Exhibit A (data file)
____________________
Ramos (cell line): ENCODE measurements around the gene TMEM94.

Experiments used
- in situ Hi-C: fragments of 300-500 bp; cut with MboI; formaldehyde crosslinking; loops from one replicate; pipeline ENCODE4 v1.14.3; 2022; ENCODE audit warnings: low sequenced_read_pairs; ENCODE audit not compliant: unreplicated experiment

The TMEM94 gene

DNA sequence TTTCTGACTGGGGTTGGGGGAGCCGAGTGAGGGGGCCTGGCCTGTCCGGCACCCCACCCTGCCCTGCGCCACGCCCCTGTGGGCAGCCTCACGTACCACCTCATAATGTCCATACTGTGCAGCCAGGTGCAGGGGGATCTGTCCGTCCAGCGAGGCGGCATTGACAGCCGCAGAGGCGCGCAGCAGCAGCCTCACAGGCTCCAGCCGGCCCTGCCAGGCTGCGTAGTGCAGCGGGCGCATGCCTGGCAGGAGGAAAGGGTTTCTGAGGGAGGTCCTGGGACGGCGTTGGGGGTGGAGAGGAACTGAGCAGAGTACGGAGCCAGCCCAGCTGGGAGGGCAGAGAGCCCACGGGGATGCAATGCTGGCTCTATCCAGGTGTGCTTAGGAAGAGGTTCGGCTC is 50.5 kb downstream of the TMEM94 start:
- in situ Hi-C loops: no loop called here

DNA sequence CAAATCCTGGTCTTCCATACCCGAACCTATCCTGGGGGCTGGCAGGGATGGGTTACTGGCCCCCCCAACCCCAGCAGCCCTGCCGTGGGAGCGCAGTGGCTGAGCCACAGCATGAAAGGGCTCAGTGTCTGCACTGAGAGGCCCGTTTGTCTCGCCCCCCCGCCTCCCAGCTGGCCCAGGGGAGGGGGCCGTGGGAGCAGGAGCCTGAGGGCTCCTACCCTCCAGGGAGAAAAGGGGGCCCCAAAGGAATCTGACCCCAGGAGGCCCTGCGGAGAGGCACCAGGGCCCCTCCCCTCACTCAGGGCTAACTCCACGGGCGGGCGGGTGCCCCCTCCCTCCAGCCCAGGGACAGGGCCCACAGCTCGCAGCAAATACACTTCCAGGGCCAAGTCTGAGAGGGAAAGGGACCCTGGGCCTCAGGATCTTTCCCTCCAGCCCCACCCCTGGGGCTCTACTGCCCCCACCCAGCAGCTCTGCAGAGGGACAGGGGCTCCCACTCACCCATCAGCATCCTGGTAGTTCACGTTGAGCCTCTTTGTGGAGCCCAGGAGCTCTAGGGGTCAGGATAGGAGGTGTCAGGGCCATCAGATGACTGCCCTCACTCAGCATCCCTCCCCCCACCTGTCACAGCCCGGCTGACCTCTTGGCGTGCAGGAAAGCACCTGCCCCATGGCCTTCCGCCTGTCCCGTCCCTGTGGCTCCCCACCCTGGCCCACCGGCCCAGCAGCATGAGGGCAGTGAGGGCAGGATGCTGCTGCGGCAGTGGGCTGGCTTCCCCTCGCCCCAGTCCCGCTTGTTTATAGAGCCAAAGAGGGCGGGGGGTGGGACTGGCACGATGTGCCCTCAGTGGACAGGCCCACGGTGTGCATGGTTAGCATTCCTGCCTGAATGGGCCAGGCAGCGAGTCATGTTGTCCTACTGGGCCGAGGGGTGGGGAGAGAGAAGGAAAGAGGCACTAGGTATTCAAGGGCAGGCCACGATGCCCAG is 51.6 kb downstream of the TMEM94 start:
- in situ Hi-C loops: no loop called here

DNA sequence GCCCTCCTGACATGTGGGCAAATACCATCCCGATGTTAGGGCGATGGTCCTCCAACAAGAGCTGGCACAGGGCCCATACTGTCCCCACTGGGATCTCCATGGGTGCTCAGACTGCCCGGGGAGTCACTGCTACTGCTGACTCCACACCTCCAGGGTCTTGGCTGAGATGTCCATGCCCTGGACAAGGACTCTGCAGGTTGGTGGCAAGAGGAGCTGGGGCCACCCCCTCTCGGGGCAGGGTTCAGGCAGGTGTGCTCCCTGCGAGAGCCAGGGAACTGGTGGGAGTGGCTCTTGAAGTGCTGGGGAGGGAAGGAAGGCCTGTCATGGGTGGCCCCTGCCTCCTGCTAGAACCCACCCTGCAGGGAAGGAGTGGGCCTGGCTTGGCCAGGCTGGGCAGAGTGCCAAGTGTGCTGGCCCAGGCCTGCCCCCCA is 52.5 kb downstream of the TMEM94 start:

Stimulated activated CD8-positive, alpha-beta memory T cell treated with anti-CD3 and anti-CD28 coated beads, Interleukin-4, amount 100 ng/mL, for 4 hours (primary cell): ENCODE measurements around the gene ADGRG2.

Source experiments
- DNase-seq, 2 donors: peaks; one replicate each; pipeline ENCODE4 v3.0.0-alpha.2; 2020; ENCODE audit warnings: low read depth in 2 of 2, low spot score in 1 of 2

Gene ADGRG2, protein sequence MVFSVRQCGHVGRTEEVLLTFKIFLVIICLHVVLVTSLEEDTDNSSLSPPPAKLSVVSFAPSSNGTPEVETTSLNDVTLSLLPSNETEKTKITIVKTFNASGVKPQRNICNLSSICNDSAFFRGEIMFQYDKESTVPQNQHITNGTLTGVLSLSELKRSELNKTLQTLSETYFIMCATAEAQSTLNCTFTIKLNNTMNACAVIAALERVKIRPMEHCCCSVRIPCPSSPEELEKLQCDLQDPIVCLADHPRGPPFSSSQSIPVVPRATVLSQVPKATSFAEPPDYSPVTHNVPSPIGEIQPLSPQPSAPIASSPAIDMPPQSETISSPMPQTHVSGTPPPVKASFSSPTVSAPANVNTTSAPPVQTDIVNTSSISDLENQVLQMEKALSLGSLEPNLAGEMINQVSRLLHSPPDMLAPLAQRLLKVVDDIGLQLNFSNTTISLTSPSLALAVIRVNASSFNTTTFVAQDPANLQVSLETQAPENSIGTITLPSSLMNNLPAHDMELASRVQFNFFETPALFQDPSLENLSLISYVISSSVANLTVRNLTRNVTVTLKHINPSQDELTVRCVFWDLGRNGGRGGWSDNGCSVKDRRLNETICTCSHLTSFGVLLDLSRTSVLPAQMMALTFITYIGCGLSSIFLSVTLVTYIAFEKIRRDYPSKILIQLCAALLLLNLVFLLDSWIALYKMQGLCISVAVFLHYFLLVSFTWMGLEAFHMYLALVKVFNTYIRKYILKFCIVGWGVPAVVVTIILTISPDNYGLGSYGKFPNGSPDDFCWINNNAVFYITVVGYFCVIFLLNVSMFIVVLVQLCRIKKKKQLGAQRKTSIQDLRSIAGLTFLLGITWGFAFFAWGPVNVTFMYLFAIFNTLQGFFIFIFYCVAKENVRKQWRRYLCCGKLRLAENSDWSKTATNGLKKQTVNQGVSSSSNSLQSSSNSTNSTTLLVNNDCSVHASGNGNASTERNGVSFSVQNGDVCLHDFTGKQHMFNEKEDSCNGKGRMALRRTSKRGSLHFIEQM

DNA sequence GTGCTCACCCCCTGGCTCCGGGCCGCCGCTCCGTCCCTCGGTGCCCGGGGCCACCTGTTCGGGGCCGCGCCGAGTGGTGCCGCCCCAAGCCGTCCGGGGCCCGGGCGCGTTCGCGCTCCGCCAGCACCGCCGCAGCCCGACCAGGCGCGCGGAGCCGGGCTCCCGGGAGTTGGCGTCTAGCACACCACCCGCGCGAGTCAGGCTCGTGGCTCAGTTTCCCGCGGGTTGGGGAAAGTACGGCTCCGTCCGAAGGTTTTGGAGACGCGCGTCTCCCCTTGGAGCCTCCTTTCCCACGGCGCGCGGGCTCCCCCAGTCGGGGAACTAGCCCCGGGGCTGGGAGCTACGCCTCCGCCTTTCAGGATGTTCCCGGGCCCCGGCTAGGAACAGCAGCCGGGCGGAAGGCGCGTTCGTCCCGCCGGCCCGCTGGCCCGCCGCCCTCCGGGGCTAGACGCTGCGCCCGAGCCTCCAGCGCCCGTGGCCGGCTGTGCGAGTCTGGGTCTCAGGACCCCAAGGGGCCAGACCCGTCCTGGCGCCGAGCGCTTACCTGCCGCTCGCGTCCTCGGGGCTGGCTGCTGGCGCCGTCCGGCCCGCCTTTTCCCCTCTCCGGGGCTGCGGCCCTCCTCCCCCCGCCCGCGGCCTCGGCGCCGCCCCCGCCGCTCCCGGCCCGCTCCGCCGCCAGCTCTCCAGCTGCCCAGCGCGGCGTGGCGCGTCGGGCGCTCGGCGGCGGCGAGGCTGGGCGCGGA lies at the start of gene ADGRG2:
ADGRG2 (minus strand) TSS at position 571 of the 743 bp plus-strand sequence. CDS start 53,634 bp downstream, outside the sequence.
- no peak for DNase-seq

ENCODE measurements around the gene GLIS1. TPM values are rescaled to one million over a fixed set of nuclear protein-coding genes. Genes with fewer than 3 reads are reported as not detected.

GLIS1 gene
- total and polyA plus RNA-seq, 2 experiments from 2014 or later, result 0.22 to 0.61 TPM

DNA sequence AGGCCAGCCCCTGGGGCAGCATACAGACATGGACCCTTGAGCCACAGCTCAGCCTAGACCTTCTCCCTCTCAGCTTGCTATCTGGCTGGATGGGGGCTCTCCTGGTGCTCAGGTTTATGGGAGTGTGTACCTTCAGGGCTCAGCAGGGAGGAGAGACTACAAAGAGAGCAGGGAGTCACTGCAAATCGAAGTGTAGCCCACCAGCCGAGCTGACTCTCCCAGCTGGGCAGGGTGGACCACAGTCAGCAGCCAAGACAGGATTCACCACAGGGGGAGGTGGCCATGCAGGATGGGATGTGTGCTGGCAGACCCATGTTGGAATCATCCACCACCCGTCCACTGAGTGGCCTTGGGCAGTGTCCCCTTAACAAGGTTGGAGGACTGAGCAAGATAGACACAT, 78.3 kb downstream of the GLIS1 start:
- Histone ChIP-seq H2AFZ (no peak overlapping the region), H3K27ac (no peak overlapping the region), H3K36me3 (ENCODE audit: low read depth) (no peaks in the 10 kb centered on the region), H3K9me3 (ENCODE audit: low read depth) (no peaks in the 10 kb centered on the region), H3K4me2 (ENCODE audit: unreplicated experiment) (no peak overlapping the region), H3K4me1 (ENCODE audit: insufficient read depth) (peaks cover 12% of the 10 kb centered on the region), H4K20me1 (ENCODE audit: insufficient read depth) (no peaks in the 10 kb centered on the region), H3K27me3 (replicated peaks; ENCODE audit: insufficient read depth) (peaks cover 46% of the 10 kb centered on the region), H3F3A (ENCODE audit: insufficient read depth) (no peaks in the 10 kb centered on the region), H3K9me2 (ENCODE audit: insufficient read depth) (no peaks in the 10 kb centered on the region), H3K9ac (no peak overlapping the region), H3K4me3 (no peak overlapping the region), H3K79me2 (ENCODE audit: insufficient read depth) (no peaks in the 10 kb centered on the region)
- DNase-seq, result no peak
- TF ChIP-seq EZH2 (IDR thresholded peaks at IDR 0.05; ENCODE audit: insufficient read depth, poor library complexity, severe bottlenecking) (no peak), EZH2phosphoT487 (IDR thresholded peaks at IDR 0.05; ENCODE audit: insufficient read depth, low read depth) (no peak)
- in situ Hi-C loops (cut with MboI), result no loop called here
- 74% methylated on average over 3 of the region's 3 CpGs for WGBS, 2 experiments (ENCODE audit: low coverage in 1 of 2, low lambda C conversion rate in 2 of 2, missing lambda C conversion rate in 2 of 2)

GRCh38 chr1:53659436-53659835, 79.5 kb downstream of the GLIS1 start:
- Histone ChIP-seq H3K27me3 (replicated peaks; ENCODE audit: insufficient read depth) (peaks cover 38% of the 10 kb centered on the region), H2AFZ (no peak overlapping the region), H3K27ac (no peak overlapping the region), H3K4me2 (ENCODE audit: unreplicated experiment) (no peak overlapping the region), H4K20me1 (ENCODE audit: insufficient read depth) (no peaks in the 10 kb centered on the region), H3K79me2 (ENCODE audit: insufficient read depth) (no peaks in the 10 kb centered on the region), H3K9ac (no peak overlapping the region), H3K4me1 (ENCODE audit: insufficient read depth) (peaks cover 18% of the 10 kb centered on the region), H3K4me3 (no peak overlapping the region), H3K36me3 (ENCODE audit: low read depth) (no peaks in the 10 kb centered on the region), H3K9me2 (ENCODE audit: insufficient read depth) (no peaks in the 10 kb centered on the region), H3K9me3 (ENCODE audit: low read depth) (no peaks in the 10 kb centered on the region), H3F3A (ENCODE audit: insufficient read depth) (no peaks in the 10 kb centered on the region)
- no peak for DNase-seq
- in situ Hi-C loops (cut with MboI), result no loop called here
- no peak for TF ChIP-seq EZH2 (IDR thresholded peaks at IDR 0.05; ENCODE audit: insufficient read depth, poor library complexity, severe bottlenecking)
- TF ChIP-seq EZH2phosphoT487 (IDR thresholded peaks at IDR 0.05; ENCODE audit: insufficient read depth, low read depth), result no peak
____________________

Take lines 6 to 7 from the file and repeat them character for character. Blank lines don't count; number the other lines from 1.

- in situ Hi-C loops: no loop called here

DNA sequence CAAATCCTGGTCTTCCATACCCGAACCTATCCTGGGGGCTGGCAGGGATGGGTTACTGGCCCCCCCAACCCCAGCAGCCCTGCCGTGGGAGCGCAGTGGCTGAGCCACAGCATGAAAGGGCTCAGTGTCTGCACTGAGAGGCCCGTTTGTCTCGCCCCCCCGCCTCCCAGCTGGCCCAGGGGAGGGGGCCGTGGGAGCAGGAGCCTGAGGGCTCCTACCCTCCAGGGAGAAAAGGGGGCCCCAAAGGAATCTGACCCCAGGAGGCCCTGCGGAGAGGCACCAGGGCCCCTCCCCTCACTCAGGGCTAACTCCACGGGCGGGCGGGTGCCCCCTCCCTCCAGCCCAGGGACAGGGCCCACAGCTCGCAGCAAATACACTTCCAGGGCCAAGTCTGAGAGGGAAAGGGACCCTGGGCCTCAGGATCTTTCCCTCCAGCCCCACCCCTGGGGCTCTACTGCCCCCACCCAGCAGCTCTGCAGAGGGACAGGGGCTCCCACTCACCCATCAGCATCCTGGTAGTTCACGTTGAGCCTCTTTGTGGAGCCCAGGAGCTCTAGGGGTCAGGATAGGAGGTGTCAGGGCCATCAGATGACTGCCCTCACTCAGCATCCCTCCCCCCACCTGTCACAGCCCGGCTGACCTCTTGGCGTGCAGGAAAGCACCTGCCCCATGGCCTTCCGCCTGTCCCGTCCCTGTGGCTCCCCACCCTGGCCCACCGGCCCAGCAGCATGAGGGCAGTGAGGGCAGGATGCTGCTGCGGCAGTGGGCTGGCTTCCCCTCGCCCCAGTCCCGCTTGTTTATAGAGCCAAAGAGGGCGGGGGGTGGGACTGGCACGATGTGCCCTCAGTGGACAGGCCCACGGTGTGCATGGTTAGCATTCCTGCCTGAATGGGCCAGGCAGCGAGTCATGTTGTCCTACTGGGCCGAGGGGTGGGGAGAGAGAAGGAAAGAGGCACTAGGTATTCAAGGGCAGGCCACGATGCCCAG is 51.6 kb downstream of the TMEM94 start: